Consumer eViews

Volume 1, Number 13, March 29, 2004


I had the privilege last week of speaking to the Florida Highway Patrol’s 106th graduating class. For many visitors, these individuals often will be their first contact with Florida law enforcement. Ironically, many of the new troopers come from other states themselves and have committed to serve the citizens of Florida. 

On average, Florida gets 800 new residents a day. This kind of influx creates new challenges and new demands for all of us who serve the public.  And, for law enforcement, the events of September 11, 2001, added to what already was a heavy responsibility.

Our department’s two certified law enforcement units know this well and are continuously training and preparing for their heightened responsibilities. 

The Bureau of Fire and Arson Investigations is responsible for the investigation of arsons and arson-related offenses, which puts these investigators at the forefront of responding to and investigating explosions. Our cause-and-origin investigators, including six trained bomb technicians, are recognized as among the best in the nation. The bureau is trained in handling the aftermath of most explosive incidents and has trained more than 2,000 state and local agency and civilian personnel in explosive device recognition, bomb threats, physical security, and post-blast investigations. 

The State Fire Marshal’s Bureau of Forensic Fire and Explosives Analysis, one of only three in the nation, analyzes thousands of fire samples every year submitted by law enforcement agencies throughout the state. Together, the fire lab and bureau are responsible for investigating nearly 8,000 suspicious fires every year.

The Division of Insurance Fraud is responsible for investigating fraud in all lines of insurance.  Investigations frequently involve complex and organized crime schemes and require in-depth understanding of computer science, interstate law and criminal organizations. 

The department’s law enforcement divisions frequently work together on cases involving burning to defraud and work closely with federal, state and local law enforcement agencies. For several years the division has led the nation’s insurance fraud bureaus in arrests and convictions and holds an anti-fraud conference every year that draws hundreds of investigators and prosecutors from around the country.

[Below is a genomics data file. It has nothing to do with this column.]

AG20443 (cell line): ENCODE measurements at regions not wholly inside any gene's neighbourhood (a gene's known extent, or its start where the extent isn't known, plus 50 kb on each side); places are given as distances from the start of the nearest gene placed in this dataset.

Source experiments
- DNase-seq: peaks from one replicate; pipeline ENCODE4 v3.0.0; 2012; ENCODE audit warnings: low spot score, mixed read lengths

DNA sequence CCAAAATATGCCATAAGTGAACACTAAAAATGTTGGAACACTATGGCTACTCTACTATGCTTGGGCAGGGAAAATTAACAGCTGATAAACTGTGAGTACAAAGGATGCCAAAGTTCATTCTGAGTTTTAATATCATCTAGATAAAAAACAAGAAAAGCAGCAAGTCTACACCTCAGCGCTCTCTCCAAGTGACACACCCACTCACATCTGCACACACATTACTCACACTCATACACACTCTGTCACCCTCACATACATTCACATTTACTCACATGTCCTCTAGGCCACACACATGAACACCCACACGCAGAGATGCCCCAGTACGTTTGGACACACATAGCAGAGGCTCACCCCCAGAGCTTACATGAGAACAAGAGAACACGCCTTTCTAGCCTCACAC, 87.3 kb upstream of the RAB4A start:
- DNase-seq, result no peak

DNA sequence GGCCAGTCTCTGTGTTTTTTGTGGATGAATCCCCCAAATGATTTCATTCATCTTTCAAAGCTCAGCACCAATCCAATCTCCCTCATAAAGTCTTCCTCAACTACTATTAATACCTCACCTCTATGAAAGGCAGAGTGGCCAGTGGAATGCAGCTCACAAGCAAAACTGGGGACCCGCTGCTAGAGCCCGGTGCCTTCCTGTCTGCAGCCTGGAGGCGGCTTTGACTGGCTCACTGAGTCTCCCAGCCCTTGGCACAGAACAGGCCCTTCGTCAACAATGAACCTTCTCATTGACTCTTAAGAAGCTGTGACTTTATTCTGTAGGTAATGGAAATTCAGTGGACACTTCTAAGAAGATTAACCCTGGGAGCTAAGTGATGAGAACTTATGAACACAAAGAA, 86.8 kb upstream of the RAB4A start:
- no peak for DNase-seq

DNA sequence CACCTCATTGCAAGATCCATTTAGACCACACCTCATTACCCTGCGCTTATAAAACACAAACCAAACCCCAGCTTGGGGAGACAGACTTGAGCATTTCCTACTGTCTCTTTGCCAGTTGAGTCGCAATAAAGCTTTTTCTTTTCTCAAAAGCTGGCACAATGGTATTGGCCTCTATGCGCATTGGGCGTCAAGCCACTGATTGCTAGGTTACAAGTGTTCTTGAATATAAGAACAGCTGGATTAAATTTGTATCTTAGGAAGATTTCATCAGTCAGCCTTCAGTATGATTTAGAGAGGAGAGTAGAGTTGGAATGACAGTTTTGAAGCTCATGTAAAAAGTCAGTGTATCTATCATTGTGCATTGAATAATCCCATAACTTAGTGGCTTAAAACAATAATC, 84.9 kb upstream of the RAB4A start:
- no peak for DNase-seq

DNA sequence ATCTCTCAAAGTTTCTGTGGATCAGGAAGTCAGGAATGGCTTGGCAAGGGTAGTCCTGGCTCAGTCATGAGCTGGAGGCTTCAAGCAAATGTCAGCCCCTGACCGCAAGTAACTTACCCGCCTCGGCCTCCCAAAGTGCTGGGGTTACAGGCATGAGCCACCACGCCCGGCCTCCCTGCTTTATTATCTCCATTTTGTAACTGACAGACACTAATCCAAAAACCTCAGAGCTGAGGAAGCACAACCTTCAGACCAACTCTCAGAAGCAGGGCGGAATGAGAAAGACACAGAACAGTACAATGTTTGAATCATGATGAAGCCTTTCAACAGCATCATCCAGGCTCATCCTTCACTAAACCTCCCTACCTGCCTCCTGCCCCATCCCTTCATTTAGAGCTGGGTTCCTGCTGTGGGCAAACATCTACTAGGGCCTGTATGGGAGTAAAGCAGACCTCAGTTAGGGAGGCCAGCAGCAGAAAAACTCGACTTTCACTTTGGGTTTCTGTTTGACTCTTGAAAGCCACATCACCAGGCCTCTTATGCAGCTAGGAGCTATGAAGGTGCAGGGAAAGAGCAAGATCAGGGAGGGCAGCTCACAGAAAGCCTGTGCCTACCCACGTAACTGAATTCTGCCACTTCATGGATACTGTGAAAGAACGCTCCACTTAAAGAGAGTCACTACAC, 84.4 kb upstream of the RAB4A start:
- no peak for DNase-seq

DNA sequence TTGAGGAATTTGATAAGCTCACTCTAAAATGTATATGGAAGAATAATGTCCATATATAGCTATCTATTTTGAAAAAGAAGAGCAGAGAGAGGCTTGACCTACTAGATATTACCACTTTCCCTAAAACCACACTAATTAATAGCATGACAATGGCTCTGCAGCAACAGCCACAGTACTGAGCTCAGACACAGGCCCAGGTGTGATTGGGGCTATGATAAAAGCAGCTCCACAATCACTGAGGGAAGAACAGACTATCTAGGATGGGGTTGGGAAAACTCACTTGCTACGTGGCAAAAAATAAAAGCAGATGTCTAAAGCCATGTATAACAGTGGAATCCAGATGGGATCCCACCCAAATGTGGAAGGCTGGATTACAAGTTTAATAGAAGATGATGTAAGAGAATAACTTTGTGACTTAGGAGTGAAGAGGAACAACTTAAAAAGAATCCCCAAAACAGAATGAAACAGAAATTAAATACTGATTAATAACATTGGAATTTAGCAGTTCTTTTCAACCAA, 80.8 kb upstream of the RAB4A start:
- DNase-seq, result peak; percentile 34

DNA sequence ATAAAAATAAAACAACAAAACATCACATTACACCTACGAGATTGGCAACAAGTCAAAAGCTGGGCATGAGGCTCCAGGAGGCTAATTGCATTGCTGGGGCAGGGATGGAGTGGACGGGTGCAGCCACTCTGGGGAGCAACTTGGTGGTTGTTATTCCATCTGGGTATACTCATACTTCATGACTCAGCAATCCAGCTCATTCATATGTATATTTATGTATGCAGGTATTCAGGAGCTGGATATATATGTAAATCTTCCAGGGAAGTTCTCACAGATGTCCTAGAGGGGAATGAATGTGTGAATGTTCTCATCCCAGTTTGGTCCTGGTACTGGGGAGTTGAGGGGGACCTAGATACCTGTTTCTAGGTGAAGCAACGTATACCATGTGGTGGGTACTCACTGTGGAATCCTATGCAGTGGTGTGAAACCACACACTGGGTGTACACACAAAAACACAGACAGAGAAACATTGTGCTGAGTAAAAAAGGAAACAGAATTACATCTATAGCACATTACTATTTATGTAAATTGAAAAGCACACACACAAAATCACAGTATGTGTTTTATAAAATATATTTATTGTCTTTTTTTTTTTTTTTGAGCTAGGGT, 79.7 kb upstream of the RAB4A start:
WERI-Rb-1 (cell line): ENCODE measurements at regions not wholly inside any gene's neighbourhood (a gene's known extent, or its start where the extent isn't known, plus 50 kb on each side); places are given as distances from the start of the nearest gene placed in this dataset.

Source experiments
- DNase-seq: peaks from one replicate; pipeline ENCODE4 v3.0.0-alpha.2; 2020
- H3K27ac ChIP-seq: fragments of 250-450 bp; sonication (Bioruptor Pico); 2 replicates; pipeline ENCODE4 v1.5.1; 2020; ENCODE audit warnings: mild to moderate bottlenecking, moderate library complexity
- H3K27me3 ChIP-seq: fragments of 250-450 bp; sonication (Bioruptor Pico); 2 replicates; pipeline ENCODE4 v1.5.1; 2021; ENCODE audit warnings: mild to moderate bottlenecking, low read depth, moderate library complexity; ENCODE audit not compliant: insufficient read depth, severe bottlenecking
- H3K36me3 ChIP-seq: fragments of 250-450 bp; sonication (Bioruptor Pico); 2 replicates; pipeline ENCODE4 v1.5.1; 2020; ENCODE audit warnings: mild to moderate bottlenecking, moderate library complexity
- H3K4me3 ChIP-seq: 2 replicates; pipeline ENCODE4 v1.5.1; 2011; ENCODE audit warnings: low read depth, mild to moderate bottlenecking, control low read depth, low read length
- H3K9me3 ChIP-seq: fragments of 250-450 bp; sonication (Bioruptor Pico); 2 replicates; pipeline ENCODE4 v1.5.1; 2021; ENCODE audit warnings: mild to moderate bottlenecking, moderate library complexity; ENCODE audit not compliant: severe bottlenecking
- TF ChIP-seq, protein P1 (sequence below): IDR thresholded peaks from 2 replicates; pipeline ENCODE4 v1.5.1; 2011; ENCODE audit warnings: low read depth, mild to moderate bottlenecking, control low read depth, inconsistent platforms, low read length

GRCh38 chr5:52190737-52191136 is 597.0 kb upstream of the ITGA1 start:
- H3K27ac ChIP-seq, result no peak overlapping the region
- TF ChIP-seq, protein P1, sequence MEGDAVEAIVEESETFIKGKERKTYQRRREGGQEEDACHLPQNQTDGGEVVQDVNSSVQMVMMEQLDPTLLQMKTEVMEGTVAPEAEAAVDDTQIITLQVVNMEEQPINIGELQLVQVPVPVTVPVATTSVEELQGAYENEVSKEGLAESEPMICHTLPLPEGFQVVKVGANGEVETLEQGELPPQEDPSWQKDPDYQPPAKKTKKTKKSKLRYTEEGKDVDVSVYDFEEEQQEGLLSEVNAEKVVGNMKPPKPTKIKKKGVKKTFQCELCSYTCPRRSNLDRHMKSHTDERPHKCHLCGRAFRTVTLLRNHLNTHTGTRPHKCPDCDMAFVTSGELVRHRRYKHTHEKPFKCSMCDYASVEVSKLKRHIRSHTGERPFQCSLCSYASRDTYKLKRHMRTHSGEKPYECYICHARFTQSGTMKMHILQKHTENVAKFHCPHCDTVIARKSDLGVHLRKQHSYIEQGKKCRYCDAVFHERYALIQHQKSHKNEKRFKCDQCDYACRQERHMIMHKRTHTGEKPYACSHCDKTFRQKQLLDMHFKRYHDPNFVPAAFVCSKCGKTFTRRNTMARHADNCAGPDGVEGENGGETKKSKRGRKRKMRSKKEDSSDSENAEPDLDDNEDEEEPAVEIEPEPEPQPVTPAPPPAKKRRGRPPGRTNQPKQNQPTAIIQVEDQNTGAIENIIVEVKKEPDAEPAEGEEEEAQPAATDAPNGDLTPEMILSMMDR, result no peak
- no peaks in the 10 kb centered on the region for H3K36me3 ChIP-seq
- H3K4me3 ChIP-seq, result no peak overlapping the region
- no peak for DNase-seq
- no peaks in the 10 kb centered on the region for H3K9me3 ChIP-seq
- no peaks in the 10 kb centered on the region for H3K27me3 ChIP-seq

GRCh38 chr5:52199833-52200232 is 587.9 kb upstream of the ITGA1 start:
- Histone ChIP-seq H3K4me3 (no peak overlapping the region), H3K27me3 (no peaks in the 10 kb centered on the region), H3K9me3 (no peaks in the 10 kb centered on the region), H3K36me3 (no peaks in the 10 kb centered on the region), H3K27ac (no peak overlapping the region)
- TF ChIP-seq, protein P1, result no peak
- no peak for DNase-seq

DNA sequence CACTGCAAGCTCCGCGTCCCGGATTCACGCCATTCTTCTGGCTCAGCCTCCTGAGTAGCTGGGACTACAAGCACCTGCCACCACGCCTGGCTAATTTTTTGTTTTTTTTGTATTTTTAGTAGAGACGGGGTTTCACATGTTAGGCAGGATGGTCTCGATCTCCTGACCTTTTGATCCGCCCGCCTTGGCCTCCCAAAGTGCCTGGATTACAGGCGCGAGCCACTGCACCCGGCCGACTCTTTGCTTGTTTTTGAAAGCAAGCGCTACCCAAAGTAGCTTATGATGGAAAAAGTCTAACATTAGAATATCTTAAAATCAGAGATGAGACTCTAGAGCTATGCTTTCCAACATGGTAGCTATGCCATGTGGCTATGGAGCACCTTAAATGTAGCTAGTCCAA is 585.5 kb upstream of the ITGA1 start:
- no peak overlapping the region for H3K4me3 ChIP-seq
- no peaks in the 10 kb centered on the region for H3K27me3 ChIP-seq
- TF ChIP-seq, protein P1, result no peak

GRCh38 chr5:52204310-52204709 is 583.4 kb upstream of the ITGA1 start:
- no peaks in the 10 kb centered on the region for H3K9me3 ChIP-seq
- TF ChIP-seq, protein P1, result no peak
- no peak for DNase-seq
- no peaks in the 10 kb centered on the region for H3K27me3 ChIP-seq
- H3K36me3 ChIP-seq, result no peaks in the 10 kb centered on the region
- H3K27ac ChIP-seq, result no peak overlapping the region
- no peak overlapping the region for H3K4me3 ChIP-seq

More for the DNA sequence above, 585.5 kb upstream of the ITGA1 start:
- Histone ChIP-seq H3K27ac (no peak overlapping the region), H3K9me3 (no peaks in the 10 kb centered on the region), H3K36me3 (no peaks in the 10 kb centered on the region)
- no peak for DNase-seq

Both of these fully sworn divisions are required to maintain their training and be prepared to respond to any kind of criminal act that may be discovered during the course of carrying our their duties.  Required training includes defensive driving, firearms defense tactics, arrest techniques and other high-liability areas specific to law enforcement officers.  The department law enforcement divisions also participate in the state’s mutual aid agreement to respond to any natural or man-made disaster.

These men and women are on the front lines every day protecting Floridians’ lives and property.  On behalf of the people of Florida, I salute you and your families for accepting this call to serve.

                                                                     --Tom Gallagher


Harassing phone calls at all hours, abusive language and threats of incarceration and physical harm are the impetus for Chief Financial Officer Tom Gallagher joining state lawmakers, including Senate President Jim King, to promote legislation giving regulators the authority to stop such practices used increasingly by debt collection agencies.  Senator Victor Crist and Representative Gus Bilirakis are sponsoring the legislation (SB 2430/HB 1371).  HB 1371 was passed unanimously today by the House Subcommittee on Banking and Securities.

“Under this new legislation, collection agencies using abusive tactics to collect consumer debt will no longer be tolerated,” said Chief Financial Officer Tom Gallagher, who serves as agency head for the Department of Financial Services (DFS).  “Consumers who contact the department for assistance should not be turned away because there is a lack of enforcement authority to protect them.”